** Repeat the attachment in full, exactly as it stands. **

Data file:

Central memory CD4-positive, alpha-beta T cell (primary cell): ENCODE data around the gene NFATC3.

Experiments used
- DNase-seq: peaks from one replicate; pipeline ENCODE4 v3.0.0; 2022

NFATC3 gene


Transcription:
Central memory CD4-positive, alpha-beta T cell (primary cell): ENCODE data around the gene NFATC3.

Experiments used
- DNase-seq: peaks from one replicate; pipeline ENCODE4 v3.0.0; 2022

NFATC3 gene